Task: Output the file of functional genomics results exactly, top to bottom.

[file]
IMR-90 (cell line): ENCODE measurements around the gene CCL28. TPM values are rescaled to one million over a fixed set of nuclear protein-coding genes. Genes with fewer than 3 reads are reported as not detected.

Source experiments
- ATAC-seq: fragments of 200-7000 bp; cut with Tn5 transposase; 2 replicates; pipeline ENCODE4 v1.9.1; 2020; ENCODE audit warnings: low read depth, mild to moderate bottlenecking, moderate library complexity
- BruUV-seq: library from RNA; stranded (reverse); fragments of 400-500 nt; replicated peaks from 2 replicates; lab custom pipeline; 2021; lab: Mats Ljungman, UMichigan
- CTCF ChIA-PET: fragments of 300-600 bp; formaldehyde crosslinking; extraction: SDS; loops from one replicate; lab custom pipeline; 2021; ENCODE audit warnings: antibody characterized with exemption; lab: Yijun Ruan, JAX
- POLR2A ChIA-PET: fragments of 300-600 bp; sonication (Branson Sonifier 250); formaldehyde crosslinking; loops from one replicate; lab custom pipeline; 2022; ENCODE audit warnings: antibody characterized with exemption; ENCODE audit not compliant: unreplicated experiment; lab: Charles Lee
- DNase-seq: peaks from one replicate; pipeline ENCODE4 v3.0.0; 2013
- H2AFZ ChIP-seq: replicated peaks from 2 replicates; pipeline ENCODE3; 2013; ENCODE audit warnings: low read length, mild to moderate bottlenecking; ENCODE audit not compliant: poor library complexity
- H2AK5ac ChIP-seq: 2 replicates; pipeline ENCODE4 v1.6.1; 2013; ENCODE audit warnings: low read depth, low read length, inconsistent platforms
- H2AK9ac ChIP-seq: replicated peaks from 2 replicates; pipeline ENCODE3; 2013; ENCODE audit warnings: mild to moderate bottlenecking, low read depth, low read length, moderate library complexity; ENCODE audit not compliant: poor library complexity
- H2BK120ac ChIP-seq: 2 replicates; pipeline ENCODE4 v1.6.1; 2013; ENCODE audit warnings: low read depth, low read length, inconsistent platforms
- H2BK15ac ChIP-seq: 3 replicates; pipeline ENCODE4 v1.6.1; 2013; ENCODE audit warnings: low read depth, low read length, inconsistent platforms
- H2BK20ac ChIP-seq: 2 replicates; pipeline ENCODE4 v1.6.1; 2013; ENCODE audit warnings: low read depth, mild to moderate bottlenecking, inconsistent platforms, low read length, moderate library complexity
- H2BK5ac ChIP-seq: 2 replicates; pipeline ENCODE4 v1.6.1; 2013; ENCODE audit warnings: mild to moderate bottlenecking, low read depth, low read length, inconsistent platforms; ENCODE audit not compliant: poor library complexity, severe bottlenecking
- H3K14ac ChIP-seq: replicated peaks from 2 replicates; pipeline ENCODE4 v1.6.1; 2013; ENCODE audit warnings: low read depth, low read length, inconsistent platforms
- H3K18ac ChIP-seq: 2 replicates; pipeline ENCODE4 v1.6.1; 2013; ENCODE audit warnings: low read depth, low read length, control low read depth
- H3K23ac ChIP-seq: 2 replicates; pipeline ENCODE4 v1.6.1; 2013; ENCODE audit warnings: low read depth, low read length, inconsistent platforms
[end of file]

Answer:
IMR-90 (cell line): ENCODE measurements around the gene CCL28. TPM values are rescaled to one million over a fixed set of nuclear protein-coding genes. Genes with fewer than 3 reads are reported as not detected.

Source experiments
- ATAC-seq: fragments of 200-7000 bp; cut with Tn5 transposase; 2 replicates; pipeline ENCODE4 v1.9.1; 2020; ENCODE audit warnings: low read depth, mild to moderate bottlenecking, moderate library complexity
- BruUV-seq: library from RNA; stranded (reverse); fragments of 400-500 nt; replicated peaks from 2 replicates; lab custom pipeline; 2021; lab: Mats Ljungman, UMichigan
- CTCF ChIA-PET: fragments of 300-600 bp; formaldehyde crosslinking; extraction: SDS; loops from one replicate; lab custom pipeline; 2021; ENCODE audit warnings: antibody characterized with exemption; lab: Yijun Ruan, JAX
- POLR2A ChIA-PET: fragments of 300-600 bp; sonication (Branson Sonifier 250); formaldehyde crosslinking; loops from one replicate; lab custom pipeline; 2022; ENCODE audit warnings: antibody characterized with exemption; ENCODE audit not compliant: unreplicated experiment; lab: Charles Lee
- DNase-seq: peaks from one replicate; pipeline ENCODE4 v3.0.0; 2013
- H2AFZ ChIP-seq: replicated peaks from 2 replicates; pipeline ENCODE3; 2013; ENCODE audit warnings: low read length, mild to moderate bottlenecking; ENCODE audit not compliant: poor library complexity
- H2AK5ac ChIP-seq: 2 replicates; pipeline ENCODE4 v1.6.1; 2013; ENCODE audit warnings: low read depth, low read length, inconsistent platforms
- H2AK9ac ChIP-seq: replicated peaks from 2 replicates; pipeline ENCODE3; 2013; ENCODE audit warnings: mild to moderate bottlenecking, low read depth, low read length, moderate library complexity; ENCODE audit not compliant: poor library complexity
- H2BK120ac ChIP-seq: 2 replicates; pipeline ENCODE4 v1.6.1; 2013; ENCODE audit warnings: low read depth, low read length, inconsistent platforms
- H2BK15ac ChIP-seq: 3 replicates; pipeline ENCODE4 v1.6.1; 2013; ENCODE audit warnings: low read depth, low read length, inconsistent platforms
- H2BK20ac ChIP-seq: 2 replicates; pipeline ENCODE4 v1.6.1; 2013; ENCODE audit warnings: low read depth, mild to moderate bottlenecking, inconsistent platforms, low read length, moderate library complexity
- H2BK5ac ChIP-seq: 2 replicates; pipeline ENCODE4 v1.6.1; 2013; ENCODE audit warnings: mild to moderate bottlenecking, low read depth, low read length, inconsistent platforms; ENCODE audit not compliant: poor library complexity, severe bottlenecking
- H3K14ac ChIP-seq: replicated peaks from 2 replicates; pipeline ENCODE4 v1.6.1; 2013; ENCODE audit warnings: low read depth, low read length, inconsistent platforms
- H3K18ac ChIP-seq: 2 replicates; pipeline ENCODE4 v1.6.1; 2013; ENCODE audit warnings: low read depth, low read length, control low read depth
- H3K23ac ChIP-seq: 2 replicates; pipeline ENCODE4 v1.6.1; 2013; ENCODE audit warnings: low read depth, low read length, inconsistent platforms